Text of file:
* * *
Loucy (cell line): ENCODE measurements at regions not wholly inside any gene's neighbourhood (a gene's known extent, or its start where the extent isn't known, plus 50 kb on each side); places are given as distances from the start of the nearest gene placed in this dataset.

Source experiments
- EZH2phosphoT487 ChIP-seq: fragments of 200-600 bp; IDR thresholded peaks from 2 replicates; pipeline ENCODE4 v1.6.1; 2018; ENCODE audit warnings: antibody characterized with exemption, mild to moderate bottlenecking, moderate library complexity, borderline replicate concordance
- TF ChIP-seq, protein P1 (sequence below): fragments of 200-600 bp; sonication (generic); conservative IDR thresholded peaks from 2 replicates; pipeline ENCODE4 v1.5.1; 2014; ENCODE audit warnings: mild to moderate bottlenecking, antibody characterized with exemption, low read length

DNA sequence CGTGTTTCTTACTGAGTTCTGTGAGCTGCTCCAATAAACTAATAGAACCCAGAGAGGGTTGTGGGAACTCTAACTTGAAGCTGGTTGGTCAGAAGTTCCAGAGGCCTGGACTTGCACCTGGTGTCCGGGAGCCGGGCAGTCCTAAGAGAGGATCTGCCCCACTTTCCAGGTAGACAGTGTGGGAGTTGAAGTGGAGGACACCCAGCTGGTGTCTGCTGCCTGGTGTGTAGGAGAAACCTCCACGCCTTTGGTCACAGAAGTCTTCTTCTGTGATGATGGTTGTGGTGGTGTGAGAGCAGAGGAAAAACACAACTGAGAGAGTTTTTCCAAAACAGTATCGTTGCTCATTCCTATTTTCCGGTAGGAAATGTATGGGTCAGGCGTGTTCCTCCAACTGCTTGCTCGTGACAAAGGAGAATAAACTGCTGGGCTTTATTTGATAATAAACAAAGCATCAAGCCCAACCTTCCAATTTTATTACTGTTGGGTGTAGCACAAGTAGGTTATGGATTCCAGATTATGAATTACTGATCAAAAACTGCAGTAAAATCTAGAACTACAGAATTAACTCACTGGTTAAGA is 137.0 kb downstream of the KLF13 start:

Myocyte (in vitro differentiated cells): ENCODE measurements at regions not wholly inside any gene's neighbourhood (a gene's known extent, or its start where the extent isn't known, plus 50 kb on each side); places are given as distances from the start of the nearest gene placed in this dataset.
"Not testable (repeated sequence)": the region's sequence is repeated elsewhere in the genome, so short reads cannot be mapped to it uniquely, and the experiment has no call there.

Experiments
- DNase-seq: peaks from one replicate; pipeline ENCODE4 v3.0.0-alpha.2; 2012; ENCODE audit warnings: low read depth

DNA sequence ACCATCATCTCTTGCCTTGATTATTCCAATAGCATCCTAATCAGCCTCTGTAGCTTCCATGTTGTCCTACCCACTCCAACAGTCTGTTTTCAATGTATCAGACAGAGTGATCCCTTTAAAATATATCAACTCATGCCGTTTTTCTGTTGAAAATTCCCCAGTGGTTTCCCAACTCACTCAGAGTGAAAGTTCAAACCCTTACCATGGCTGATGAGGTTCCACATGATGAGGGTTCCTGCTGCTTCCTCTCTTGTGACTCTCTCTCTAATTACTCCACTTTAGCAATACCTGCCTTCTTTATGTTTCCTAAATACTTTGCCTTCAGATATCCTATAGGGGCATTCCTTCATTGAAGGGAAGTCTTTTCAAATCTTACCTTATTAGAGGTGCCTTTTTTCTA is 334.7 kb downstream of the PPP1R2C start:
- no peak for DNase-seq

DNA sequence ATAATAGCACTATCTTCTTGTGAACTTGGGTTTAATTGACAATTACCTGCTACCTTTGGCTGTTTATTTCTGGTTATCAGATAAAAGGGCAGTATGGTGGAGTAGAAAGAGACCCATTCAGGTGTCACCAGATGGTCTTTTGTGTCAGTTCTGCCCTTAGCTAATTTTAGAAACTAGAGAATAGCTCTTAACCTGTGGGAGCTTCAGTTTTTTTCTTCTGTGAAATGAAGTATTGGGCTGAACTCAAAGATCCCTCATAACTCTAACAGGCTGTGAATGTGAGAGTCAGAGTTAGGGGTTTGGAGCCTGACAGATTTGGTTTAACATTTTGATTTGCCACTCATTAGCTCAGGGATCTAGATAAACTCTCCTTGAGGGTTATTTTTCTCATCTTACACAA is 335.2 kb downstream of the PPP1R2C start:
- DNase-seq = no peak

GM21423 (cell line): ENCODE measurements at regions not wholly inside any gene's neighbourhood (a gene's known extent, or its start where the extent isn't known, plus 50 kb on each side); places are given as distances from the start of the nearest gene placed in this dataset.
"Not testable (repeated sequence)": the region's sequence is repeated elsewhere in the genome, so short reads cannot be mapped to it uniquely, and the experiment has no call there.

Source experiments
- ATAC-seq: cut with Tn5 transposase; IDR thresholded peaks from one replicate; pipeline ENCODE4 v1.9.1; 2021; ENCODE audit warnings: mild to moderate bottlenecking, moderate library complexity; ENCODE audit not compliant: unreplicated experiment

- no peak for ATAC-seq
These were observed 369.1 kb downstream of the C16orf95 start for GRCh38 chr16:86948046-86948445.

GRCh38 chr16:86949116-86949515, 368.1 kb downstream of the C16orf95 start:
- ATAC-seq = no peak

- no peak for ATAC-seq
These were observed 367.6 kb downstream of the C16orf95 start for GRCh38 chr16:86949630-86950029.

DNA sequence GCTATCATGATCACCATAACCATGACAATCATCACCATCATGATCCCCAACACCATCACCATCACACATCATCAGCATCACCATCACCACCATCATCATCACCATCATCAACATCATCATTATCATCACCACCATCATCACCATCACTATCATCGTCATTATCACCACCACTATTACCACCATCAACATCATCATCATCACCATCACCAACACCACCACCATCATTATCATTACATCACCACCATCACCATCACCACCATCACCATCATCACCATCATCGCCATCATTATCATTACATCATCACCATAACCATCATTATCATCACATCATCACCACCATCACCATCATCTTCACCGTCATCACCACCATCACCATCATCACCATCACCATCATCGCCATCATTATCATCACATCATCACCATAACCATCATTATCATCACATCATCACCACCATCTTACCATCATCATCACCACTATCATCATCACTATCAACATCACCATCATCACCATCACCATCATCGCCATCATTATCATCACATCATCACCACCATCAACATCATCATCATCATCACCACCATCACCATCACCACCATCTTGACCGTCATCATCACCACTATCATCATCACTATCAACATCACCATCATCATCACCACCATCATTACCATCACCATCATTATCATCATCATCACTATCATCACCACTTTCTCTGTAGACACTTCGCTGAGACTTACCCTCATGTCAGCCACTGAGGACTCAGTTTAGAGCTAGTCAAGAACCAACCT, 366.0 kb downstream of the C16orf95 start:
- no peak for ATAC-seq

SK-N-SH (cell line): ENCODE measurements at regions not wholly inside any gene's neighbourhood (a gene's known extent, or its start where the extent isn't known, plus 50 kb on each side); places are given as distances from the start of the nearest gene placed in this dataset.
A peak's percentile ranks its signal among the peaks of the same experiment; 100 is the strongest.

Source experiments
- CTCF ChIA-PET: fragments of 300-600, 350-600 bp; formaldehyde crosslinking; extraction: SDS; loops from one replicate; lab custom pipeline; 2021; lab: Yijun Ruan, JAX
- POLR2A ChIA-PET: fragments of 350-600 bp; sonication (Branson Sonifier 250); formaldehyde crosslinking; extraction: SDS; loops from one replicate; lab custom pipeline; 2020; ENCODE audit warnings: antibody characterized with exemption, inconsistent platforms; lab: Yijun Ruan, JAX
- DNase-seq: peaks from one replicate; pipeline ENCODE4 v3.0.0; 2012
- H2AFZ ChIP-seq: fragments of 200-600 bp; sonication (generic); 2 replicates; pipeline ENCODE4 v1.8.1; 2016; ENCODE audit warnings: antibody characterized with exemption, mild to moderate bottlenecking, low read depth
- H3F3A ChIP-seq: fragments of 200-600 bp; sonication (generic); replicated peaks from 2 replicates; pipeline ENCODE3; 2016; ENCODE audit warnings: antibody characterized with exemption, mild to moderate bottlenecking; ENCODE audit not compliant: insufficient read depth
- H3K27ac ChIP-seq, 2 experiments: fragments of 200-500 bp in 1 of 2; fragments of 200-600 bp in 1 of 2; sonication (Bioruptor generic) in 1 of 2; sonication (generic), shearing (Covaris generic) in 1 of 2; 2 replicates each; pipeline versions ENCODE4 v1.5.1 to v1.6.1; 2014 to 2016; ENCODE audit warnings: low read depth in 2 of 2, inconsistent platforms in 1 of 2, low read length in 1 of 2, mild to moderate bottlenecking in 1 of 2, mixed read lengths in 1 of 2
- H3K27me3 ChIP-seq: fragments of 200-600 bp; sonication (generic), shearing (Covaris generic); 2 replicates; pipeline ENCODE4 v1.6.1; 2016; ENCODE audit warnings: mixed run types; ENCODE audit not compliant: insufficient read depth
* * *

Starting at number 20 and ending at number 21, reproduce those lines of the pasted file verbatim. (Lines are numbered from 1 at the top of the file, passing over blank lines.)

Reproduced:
GRCh38 chr16:86949116-86949515, 368.1 kb downstream of the C16orf95 start:
- ATAC-seq = no peak